Sign up for Meridian’s Free Newsletter, please CLICK HERE
Dear Mormon Neighbors,
Having lived in Gilbert for most of my life, we have been visited by many young, passionate, Mormon missionaries throughout the years. Recently they have been offering their help with anything we may need assistance with. These exchanges always include the typical pleasantries where I thank them for their generous offer, and add that, “no, we don’t need help with anything at this time.” After their last visit however, as the young men pedaled away, I realized that I do have a request. A request that has been bubbling beneath the surface, unspoken for quite some time now. A desire that began formulating in my grade school years and has been refined since having children of my own. The next time a Mormon missionary asks if there’s anything they can do for me, I’m going to humbly and vulnerably reply as follows:
- Please teach your children to be inclusive of my non-mormon children and please guide them to carry that inclusion past grade school, into middle school, and throughout high school.
- Please encourage your children to sit with mine in the lunchroom.
- Please permit your kids to invite my kids to their slumber parties, birthday parties, and weekend get togethers even AFTER my child has made it clear that he or she is not interested in attending fireside, seminary, or church with your family.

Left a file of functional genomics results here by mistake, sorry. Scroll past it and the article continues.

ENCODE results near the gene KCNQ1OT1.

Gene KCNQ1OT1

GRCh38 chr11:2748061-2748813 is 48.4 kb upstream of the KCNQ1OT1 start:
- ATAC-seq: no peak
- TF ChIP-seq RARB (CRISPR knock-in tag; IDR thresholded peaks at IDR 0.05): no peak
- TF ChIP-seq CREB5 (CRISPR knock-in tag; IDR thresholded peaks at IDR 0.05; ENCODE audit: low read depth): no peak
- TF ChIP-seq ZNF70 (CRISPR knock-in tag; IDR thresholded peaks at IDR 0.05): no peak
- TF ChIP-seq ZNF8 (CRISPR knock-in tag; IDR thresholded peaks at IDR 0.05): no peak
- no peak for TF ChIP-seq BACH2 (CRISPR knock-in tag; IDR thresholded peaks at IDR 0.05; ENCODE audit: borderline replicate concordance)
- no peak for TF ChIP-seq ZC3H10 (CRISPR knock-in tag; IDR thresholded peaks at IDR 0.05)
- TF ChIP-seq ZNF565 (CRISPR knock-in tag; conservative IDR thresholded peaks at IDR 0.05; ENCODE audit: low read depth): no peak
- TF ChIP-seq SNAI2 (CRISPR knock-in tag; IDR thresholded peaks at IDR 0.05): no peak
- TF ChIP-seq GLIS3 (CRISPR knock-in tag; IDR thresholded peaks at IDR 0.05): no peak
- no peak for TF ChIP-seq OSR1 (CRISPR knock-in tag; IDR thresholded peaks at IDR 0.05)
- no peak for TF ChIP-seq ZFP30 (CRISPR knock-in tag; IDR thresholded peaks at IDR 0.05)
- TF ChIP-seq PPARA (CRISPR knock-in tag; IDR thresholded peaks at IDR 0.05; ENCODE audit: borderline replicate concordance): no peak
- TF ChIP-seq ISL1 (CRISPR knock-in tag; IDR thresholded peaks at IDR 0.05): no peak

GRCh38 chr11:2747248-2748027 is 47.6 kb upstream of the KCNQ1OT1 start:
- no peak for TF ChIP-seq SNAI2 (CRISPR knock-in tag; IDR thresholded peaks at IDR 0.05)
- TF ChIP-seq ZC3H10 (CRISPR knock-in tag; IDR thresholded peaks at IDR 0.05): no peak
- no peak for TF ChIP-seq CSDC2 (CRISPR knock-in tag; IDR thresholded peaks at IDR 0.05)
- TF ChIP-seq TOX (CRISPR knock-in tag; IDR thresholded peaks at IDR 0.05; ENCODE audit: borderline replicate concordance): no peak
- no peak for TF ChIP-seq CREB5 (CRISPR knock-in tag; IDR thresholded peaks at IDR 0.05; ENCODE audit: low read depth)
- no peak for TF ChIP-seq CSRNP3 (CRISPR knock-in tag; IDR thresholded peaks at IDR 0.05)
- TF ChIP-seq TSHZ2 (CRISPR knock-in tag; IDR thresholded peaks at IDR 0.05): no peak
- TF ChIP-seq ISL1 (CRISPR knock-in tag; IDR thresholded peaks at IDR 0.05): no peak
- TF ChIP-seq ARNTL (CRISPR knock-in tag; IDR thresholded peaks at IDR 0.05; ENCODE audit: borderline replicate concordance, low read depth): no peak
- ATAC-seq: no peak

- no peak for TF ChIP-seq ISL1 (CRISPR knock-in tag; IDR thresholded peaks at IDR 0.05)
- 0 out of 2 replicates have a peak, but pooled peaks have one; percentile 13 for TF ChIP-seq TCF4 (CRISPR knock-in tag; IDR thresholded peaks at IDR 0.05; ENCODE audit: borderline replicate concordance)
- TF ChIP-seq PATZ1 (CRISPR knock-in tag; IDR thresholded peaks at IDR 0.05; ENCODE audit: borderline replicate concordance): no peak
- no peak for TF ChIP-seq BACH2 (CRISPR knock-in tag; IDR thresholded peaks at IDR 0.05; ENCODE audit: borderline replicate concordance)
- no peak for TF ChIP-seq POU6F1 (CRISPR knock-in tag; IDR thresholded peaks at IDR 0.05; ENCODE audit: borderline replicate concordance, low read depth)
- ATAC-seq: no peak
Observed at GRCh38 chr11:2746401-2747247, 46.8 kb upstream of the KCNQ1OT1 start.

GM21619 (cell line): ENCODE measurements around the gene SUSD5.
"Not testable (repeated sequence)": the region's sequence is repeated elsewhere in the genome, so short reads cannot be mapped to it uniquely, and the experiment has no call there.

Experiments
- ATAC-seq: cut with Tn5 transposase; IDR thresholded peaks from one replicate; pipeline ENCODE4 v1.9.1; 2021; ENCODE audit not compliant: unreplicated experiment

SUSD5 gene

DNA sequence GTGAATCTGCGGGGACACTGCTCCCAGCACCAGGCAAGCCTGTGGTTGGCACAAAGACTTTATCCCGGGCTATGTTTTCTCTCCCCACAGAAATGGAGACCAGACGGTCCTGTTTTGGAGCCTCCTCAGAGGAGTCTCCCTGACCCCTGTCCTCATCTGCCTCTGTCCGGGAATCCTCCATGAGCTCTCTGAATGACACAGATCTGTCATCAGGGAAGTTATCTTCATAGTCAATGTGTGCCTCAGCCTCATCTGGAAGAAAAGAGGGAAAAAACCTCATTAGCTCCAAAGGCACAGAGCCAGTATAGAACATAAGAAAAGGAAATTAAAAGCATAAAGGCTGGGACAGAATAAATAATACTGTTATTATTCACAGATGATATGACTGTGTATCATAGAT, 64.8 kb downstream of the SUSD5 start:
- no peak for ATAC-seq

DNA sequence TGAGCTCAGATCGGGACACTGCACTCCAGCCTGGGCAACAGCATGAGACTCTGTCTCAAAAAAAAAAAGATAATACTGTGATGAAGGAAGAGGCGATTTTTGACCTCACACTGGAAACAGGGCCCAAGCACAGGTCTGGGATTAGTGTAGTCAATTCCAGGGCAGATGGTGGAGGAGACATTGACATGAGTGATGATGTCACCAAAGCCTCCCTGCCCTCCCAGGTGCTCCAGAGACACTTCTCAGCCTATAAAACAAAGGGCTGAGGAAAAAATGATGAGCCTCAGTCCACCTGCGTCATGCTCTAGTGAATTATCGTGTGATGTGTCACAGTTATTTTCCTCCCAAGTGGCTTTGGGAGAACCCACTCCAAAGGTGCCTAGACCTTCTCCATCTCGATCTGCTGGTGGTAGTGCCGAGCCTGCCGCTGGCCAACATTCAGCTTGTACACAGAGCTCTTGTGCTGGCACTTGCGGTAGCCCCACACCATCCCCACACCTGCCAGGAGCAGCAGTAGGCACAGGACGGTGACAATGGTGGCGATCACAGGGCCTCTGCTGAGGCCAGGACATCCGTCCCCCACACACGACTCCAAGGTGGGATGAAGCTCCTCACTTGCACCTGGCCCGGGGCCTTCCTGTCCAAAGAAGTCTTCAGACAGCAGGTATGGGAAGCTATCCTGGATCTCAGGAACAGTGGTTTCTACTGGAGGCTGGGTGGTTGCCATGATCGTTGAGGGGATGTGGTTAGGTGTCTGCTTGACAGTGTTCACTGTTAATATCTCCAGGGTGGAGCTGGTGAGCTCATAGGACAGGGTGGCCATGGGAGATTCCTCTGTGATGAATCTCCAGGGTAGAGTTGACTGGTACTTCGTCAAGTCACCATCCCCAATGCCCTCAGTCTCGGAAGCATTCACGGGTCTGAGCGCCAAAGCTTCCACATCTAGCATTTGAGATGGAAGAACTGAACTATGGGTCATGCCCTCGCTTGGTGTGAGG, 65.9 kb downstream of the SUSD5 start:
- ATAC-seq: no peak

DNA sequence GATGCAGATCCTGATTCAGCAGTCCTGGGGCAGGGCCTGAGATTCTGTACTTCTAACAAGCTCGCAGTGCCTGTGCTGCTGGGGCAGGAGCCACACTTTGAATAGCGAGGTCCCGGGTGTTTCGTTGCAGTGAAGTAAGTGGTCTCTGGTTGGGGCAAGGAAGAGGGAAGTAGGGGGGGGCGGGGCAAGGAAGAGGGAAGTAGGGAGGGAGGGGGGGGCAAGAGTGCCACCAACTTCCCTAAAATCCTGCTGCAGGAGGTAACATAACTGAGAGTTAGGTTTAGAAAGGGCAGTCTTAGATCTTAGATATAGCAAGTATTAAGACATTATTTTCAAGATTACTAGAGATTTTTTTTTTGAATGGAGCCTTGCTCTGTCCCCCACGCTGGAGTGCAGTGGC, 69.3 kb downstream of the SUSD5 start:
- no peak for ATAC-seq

- Please allow your teen to go with mine to school dances, athletic events, and group dinners trusting that just like you, my husband and I have done the best we know how to raise a teenager who knows right from wrong.
- Please welcome my children into your homes and permit your children to visit ours.
- Please ask your kids to consider how isolating it must be on “Seminary (extra credit) Days” for those kids who do NOT come to school dressed for church.
- Please reflect on the fact that adolescents spend the majority of their waking hours comparing themselves to their peers, so when they recognize that it would never be “acceptable” to date your son or daughter or be your son or daughter’s best friend, it is, at best, damaging to their delicate self-esteem.
To read the full post, click here.